Teaching can be one of the hardest jobs in the world…and it’s hard because of the students. Take 30 kids with lots of energy and put them in the classroom, and you’re going to get lots of activity, but not necessarily any education. I’m always impressed when a teacher can capture and hold the attention of what has to frequently resemble an unruly mob.
I was one of the worst offenders. Whether it was making a funny noise, asking a stupid question or just causing a disturbance, I was one of THOSE kids.
Some teachers played along, and tried to steer my energy in productive directions. They would turn me loose in the library to find the answer to some arcane question, which I was more than happy to pursue. Some times, I’m pretty sure they knew the answer, and just needed a few minutes of peace and quiet.
Other teachers took a more ‘hands-on’ approach. I don’t think it’s allowed most places now, but paddling (or the threat of it) was a frequently-used tool to improve student compliance, and I found myself a recurring customer. Talking in class? Paddling. Scuffle in the hallway? Paddling. Looking at the teacher cross-eyed? Paddling.
Paddling was seen as the cure-all for student misbehavior, and a lot of times, it worked. The errant student would get ordered out (and sometimes pulled out) into the hallway. The teacher would get another teacher as a witness, order the student to bend forward and SMACK! them on the hindquarters.
Inside the classroom, the other students would get deathly quiet, and crane their necks to see if they could get a glimpse of the punishment in action. After the punishment was administered, the student would walk back in, eyes cast at the linoleum floor, red-eyed, red-faced (and presumably red-seated).
Not all teachers were paddlers. Some were more creative in their de-escalation techniques….while others outsourced the job to other teachers who saw it as a necessary evil, a regrettable duty, or an opportunity to show the kids who was boss.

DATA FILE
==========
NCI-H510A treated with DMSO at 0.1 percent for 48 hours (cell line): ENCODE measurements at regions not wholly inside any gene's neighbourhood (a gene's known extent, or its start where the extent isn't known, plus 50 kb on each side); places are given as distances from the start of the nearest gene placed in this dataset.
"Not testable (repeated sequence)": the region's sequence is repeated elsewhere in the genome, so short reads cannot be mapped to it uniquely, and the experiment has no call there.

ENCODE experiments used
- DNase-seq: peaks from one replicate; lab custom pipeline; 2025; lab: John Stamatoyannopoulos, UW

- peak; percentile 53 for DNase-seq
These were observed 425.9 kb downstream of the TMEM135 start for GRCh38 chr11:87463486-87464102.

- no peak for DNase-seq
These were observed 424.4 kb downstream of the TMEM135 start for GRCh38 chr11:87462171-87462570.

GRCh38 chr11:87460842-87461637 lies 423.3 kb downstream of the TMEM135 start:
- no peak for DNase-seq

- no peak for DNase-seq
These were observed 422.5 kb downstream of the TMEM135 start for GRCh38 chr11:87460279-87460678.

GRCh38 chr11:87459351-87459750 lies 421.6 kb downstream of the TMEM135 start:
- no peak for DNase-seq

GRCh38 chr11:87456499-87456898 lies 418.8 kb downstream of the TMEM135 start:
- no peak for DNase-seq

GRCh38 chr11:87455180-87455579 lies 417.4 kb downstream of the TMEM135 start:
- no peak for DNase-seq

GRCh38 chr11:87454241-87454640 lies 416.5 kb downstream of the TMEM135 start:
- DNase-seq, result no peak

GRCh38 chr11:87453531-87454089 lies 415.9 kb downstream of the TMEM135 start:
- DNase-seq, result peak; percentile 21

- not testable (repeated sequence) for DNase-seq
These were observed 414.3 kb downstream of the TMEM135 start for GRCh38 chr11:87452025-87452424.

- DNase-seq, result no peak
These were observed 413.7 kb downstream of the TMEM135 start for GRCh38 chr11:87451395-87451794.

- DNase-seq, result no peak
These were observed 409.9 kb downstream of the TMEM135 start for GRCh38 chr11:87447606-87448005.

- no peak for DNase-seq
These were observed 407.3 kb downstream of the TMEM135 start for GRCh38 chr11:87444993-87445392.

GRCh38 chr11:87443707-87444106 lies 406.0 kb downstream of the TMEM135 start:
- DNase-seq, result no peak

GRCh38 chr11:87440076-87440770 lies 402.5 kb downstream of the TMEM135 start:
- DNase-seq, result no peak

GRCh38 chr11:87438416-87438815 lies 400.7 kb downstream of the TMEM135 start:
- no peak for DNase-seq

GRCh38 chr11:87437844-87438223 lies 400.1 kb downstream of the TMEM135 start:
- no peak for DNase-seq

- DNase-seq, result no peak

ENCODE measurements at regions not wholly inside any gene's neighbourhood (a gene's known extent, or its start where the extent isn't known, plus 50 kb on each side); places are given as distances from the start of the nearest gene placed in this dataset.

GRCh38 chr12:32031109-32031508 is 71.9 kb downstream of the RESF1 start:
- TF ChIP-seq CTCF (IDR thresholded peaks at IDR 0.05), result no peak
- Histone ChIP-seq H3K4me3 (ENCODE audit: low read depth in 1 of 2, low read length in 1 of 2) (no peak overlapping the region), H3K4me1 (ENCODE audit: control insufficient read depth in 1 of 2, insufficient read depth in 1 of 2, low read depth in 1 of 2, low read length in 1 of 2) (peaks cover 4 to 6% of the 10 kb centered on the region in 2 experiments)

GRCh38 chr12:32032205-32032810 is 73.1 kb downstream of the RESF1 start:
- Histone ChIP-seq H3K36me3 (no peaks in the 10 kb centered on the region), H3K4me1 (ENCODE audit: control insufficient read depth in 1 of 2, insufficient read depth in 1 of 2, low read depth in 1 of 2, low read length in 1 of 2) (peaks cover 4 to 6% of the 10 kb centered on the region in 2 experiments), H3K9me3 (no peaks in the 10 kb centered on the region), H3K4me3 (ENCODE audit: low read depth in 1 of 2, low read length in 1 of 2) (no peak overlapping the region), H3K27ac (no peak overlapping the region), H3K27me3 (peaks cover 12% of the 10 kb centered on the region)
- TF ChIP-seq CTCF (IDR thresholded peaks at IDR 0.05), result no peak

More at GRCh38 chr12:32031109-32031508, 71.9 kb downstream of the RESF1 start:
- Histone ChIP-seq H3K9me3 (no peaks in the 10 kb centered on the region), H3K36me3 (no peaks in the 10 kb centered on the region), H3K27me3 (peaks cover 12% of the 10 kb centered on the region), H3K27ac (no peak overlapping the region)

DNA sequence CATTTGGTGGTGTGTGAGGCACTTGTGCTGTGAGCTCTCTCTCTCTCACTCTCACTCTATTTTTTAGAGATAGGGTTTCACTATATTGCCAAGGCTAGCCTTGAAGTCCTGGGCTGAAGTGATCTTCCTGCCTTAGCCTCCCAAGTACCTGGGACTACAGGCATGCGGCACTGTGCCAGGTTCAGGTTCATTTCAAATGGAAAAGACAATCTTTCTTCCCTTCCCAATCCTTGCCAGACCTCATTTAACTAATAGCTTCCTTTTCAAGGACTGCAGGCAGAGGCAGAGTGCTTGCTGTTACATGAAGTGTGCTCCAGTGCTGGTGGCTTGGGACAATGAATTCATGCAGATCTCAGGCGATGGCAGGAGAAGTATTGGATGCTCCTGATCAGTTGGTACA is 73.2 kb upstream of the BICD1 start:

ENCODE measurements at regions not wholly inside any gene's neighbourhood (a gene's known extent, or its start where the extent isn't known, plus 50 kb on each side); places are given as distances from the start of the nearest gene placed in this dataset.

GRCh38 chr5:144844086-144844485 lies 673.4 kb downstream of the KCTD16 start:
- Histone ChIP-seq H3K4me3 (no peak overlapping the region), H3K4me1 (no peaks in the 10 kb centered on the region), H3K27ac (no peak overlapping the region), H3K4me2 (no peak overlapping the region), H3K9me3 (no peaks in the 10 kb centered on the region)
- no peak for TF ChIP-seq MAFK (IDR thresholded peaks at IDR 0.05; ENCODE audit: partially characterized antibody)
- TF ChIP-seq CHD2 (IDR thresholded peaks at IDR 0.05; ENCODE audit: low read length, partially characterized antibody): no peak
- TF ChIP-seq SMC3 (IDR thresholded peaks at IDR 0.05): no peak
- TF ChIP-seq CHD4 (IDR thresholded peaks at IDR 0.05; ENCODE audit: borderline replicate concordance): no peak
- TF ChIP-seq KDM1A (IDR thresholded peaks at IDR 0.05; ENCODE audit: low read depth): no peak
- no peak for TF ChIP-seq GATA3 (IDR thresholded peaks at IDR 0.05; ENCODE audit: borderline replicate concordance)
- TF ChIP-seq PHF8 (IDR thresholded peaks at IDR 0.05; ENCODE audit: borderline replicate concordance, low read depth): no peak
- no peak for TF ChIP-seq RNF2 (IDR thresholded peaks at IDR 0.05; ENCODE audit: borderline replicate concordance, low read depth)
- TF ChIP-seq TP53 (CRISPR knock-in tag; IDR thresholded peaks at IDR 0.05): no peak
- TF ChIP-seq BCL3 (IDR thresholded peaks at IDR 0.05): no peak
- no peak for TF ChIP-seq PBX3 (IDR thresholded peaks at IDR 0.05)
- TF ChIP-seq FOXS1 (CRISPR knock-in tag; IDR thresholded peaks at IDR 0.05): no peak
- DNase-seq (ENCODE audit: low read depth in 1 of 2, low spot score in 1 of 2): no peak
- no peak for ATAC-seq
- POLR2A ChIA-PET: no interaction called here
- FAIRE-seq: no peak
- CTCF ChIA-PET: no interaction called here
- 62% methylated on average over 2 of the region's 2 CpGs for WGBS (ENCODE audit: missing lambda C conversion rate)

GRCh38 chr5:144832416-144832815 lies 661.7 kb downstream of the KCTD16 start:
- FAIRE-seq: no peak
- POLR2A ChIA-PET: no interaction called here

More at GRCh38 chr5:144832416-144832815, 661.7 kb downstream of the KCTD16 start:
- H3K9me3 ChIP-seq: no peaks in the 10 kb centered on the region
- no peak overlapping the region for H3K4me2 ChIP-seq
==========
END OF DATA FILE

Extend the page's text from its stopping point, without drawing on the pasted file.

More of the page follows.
Mr N. had a fraternity paddle college days proudly displayed on the wall as a reminder of his college days….or perhaps a warning to the uninitiated. Because of the size and thickness, he didn’t swing it very hard, so the corporal punishment was more symbolic than painful.
Mr. S. had a thinner paddle that was applied with a bit more force. It made a loud SMACK! sound when applied, and stung a little, but it was over quickly. His demeanor was the worst part of the event. Red hair and red-faced, he’d grimace and make sure that you knew you were being punished.
Mr. H. was the worst. He would grin and walk the student out in the hallway, with a hand on their shoulder and a twinkle in his eye. One time, he looked directly at me and said, “What’s your problem?” I froze and shook my head, not having any idea what he was talking about. He barked, “That’s about enough of those monkeyshines”, and pointed towards the door. I hadn’t been doing anything other than reading, so I looked around to see if there was someone else shining a monkey nearby.
“NOW!” He ordered. I timidly got up and walked towards the door. He pulled his paddle from underneath the desk, which had holes in it. I had seen the paddle used before. The holes made the paddle sting worse on impact, and made a whistling noise as he swung it through the air, which made it even more menacing.
Mr. H. ordered me to stand by the lockers while he got Mr. C. from next door. Mr. C. looked at me to see if he could figure out why yet another student was walking the Green Mile this time, and I just shrugged my shoulders. Mr. Harris said, “Grab yer ankles!”, and I assumed the position.
I could hear the wind rushing through the paddle as he drew it back, and it seemed like an eternity before he swing it forward. CRACK! It stung as it hit my backside, but I didn’t make a sound. He said – “Are you going to be quiet now, or do I have to do this again?” I didn’t know if I was allowed to say anything, so I just nodded vigorously. I quickly walked back into class and sat down, not making eye contact with anyone.
To this day, I have no idea why I got paddled. I wasn’t talking, wasn’t acting up and wasn’t distrusting the class at all. There may have been another student moving about that distracted the teacher, and I got the vicarious punishment. To me, it just seemed like a way to assert dominance, and I wasn’t alone. Lots of kids got the paddle from that teacher, including at least one girl.
As I went on to middle school, paddling became less frequent. I don’t know whether that was from kids learning how to behave, or that as we got bigger, there was less of a difference in size between us and the teachers. That didn’t stop it completely, though. I got sent to the Principal’s office at least twice, and paddled both times. Both times, I deserved getting sent to the Principal, because fighting with other students is always frowned upon. Whether paddling was appropriate is another question.
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